Gandyc

Joined Oct 29, 2022
2
Can someone help me figure out what the meter is reading in this photo?

I've got the meter inline with the negative terminal on my car battery, trying to see what the car is drawing while turned off (having battery problems.)

This meter is confusing to me for some reason...

Thanks!!!

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Joined Jan 15, 2015
7,079
Looks to me like 0.11 mA or about 110 uA not much at all. Really no load to speak of on the battery. This assumes the meter red is on + battery terminal and the black is on the lead which is removed from battery + terminal. The meter is in series with the load.

Ron

BobTPH

Joined Jun 5, 2013
6,077
I am surprised it is that low. Have you tested the meter on a known current? Measure current through a 100 Ohm resistor in series with the battery and ir should be 120mA.

Gandyc

Joined Oct 29, 2022
2
I am surprised it is that low. Have you tested the meter on a known current? Measure current through a 100 Ohm resistor in series with the battery and ir should be 120mA.
Yes, I’m with you. Unfortunately, I don’t have a resistor.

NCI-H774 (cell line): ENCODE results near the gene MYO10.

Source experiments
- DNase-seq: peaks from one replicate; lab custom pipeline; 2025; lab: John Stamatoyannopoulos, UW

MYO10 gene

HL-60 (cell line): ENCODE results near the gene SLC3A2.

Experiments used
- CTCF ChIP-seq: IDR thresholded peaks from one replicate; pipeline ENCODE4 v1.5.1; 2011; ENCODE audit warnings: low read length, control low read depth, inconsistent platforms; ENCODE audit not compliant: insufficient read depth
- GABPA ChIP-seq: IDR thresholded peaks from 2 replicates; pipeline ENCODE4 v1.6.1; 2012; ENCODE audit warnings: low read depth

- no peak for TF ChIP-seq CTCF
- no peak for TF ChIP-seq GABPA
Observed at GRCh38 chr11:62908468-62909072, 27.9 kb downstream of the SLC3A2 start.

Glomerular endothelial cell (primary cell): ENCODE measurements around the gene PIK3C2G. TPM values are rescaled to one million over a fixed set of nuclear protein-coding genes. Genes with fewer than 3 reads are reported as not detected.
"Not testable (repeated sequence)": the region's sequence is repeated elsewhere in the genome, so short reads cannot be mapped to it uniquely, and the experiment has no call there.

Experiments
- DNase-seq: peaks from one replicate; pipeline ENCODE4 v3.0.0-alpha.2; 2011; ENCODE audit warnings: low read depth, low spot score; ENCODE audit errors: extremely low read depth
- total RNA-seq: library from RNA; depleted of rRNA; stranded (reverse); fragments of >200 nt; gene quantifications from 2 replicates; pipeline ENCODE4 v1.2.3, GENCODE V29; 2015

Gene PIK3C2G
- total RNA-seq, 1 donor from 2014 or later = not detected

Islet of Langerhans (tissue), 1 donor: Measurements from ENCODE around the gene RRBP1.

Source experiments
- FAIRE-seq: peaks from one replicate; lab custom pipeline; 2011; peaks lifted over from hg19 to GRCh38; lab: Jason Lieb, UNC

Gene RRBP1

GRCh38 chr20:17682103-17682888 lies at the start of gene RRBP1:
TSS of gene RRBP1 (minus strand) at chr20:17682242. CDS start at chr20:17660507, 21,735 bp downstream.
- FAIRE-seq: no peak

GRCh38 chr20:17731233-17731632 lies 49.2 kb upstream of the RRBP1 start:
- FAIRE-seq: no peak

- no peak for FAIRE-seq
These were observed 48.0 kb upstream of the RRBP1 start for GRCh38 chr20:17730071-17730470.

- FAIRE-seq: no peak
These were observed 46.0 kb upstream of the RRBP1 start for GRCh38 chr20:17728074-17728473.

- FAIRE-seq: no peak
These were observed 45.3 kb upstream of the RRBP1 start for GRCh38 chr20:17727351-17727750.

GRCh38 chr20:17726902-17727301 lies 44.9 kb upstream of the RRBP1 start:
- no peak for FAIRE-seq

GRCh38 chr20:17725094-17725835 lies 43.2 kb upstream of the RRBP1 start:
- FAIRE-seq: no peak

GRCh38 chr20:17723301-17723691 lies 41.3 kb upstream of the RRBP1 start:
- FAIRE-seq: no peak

For what it’s worth, the AC volt setting works fine tested on a non-good outlet.

ronsimpson

Joined Oct 7, 2019
2,527
I have that meter and would have started in the 10A setting. You need to move the leads to a different hole.

MrChips

Joined Oct 2, 2009
27,679
The meter is showing 0.11mA.
This may not seem like a relevant question but what is the make, model and year of the car?
With all the electronics on newer cars, the parasitic current draw can be 20-80mA.

MrSalts

Joined Apr 2, 2020
2,617
Are you just connecting the multimeter between the + and - of the car battery? If so, you've likely blown the fuse on the meter and your seeing some noise of 110 microamps.

if, on the other hand, you disconnected one terminal in the car battery and connected your amp meter between the battery terminal and the disconnected cable, then you are measuring the parasitic current of all the various electronics in your car in idle/ready state like the alarm, keyless entry and so on.

note: if you simply connected + and - terminals with your meter, and you were on the DC mA setting as shown, you're in luck because you likely only blew the fuse (you should should keep below 200mA according to the front panel of your meter). On the other hand, if you were to switch to DC amps, that input is not fused (unfused) according to the front panel. If you would have switched to that input, it is possible that you would smell burnt plastic, felt the meter get warm and had an unhappy day in several other ways.